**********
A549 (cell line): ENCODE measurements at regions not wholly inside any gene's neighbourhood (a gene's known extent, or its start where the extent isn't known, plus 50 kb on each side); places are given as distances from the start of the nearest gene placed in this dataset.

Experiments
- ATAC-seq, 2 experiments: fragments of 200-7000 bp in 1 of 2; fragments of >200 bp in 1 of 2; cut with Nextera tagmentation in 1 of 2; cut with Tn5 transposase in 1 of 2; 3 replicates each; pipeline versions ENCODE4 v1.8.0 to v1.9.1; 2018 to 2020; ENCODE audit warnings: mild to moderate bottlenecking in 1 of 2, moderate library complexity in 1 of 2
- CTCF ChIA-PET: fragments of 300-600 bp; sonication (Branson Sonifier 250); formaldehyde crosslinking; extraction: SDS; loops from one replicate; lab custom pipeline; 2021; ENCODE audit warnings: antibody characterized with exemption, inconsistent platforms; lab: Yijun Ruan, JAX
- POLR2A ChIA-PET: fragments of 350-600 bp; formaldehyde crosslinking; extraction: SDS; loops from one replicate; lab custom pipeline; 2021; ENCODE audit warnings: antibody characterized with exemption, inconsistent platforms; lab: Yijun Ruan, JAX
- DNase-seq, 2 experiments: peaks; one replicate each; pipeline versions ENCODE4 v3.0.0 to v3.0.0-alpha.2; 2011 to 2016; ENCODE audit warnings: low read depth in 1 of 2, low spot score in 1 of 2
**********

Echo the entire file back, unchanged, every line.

A549 (cell line): ENCODE measurements at regions not wholly inside any gene's neighbourhood (a gene's known extent, or its start where the extent isn't known, plus 50 kb on each side); places are given as distances from the start of the nearest gene placed in this dataset.

Experiments
- ATAC-seq, 2 experiments: fragments of 200-7000 bp in 1 of 2; fragments of >200 bp in 1 of 2; cut with Nextera tagmentation in 1 of 2; cut with Tn5 transposase in 1 of 2; 3 replicates each; pipeline versions ENCODE4 v1.8.0 to v1.9.1; 2018 to 2020; ENCODE audit warnings: mild to moderate bottlenecking in 1 of 2, moderate library complexity in 1 of 2
- CTCF ChIA-PET: fragments of 300-600 bp; sonication (Branson Sonifier 250); formaldehyde crosslinking; extraction: SDS; loops from one replicate; lab custom pipeline; 2021; ENCODE audit warnings: antibody characterized with exemption, inconsistent platforms; lab: Yijun Ruan, JAX
- POLR2A ChIA-PET: fragments of 350-600 bp; formaldehyde crosslinking; extraction: SDS; loops from one replicate; lab custom pipeline; 2021; ENCODE audit warnings: antibody characterized with exemption, inconsistent platforms; lab: Yijun Ruan, JAX
- DNase-seq, 2 experiments: peaks; one replicate each; pipeline versions ENCODE4 v3.0.0 to v3.0.0-alpha.2; 2011 to 2016; ENCODE audit warnings: low read depth in 1 of 2, low spot score in 1 of 2